No, in the strict sense of the word, aquatic activities are not banned but you must act responsibly because if you get into trouble in water you may require the help of other people which may put them at risk of contracting Covid-19. As restrictions are reduced in line with Government’s Road Map for Reopening Society & Business, people will have access to all of our wonderful aquatic environments however you should be mindful that Lifeguards are not yet on duty and you have a responsibility to yourself and your family to practice safe behaviour in, on and around water. Please read the following advice before going to any waterway.
Swimmers must adhere to the guidelines of the HSE and of Government on social distancing and also remain within the prescribed distance of 5km from home when travelling for any aquatic activities. Current guidance states that people can exercise – either on their own or in a group of no more than 4 people – where social distancing can be maintained and where there is no contact with other people.
Swimmers should swim parallel and close to the shore and be aware that water temperature is still too cold for extended swims (11°C coastal, 14°C inland). Wear a wetsuit and “Swim within your depth and stay within your depth”. See additional guidelines at https://watersafety.ie/open-water-swimming-final-231219/
Children require constant uninterrupted supervision near water. Before you go for your swim, please take your children through these online resources so that they enjoy their aquatic activities safely: www.teachpaws.ie
Alcohol should be avoided before or during any aquatic activity as it can result in people overestimating their ability and underestimating the risk.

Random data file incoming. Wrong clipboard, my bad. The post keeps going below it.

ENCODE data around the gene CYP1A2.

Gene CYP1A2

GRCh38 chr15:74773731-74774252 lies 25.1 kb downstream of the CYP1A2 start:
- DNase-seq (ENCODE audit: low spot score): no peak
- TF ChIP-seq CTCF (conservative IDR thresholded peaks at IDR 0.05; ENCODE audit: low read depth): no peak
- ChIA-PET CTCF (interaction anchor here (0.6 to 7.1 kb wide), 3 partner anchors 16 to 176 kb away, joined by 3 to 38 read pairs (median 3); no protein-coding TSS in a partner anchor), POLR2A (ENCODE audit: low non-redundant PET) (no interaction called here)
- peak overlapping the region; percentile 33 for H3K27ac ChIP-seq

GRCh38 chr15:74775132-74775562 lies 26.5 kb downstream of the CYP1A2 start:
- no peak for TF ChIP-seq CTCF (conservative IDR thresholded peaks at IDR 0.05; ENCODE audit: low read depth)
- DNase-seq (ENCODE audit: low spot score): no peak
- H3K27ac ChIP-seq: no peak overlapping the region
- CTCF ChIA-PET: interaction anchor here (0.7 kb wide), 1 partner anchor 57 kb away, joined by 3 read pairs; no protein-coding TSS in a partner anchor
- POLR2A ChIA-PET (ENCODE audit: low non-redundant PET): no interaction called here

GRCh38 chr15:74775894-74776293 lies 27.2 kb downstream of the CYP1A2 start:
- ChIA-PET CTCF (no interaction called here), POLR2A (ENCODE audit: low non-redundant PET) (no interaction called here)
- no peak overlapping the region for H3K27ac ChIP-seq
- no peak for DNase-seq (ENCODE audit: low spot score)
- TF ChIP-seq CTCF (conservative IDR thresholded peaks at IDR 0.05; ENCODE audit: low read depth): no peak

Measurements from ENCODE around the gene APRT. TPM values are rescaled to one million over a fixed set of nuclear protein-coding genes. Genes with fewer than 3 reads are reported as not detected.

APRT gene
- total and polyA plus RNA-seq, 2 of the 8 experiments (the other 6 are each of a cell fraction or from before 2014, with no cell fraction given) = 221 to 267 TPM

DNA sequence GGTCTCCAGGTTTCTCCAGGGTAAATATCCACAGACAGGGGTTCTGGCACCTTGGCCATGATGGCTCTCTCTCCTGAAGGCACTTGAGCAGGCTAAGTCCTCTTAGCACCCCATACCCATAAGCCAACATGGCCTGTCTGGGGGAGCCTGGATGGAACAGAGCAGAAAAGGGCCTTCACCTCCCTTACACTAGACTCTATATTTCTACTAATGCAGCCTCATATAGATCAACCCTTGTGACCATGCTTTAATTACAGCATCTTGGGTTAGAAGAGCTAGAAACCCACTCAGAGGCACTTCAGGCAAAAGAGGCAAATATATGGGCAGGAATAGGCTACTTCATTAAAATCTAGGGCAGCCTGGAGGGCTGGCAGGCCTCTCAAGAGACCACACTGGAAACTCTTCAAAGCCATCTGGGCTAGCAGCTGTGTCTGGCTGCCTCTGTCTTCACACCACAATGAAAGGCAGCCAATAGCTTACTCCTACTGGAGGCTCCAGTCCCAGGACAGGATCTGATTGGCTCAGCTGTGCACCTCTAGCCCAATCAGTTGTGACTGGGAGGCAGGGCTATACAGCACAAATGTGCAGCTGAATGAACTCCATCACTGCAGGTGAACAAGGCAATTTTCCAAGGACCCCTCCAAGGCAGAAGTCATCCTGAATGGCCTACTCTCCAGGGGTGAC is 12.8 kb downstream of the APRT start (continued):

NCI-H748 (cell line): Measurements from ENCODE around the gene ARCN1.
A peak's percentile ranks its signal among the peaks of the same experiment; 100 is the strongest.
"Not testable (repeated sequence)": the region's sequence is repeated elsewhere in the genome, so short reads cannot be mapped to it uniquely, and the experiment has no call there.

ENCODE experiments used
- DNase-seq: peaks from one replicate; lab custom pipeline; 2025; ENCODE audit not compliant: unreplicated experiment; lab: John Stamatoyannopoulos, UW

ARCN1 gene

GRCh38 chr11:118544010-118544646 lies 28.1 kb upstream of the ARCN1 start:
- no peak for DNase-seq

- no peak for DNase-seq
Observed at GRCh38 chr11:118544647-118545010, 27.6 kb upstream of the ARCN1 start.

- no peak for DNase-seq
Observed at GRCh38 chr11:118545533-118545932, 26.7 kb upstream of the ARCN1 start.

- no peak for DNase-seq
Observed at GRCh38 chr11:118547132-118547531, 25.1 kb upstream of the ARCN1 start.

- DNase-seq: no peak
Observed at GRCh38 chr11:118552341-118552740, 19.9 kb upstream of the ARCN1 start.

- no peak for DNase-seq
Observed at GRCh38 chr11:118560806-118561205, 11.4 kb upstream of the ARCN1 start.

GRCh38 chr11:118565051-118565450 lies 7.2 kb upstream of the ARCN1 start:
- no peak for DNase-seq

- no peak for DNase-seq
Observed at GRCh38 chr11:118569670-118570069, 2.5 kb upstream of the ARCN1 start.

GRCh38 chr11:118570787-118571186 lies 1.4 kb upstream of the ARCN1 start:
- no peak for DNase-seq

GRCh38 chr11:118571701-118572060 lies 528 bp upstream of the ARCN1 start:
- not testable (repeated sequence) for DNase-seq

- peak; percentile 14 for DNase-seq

Always wear a lifejacket when on or near water and when angling from shore. Ensure that it is properly maintained and that it has a correctly fitted crotch strap.
Those going afloat should carry a portable Marine VHF and/or a personal locator beacon and walkers should carry a mobile phone to call 112 in an emergency.
In an emergency call 112 and ask for the Coast Guard. Always call early.
Yes. Lifeguards will be on duty. In some counties, Lifeguards will begin from the 30th of May, (weekends only in June then 7 days-a-week for July & August and then weekends only for the first two weekends in September).
A list of Lifeguarded waterways is available at the following link but please note that you must also check locally in case of changes due to Covid19: https://watersafety.ie/lifeguards/
The red and yellow flags signal the presence of Lifeguards and that it is safe to swim. A red flag means that a Lifeguard is on duty but it is unsafe to swim. No flag means that no Lifeguard is on duty.
The dangers of cold water immersion: When cold water makes contact with your skin, the cold shock response causes an immediate loss of breathing control, possible dizziness and panic. This dramatically increases the risk of sudden drowning even if the water is calm and you know how to swim. For those who survive this but are unable to get out of the water, progressive body cooling leads to hypothermia and muscle cooling, making swimming more difficult or impossible. Children cool even faster than adults because they are smaller and have less fat.
Avoid swimming, stay calm and relax. Float or tread water and if possible get as much of your body out of the water because you will always cool faster in water than in air. Wearing a lifejacket with a crotch strap will enable you to lessen heat escape by keeping your legs together and elbows by your side.
Yes – adherence to current recommended disinfection practice is sufficient to inactivate COVID-19 virus in chlorinated swimming pools, however a significant risk is still present in reception areas and changing rooms.
For Swimming Pool chlorination, operating to ‘current recommendations / best practice’ means maintenance of a free chlorine residual of at least 1.0 mg/l (depending on pool type and disinfectant used).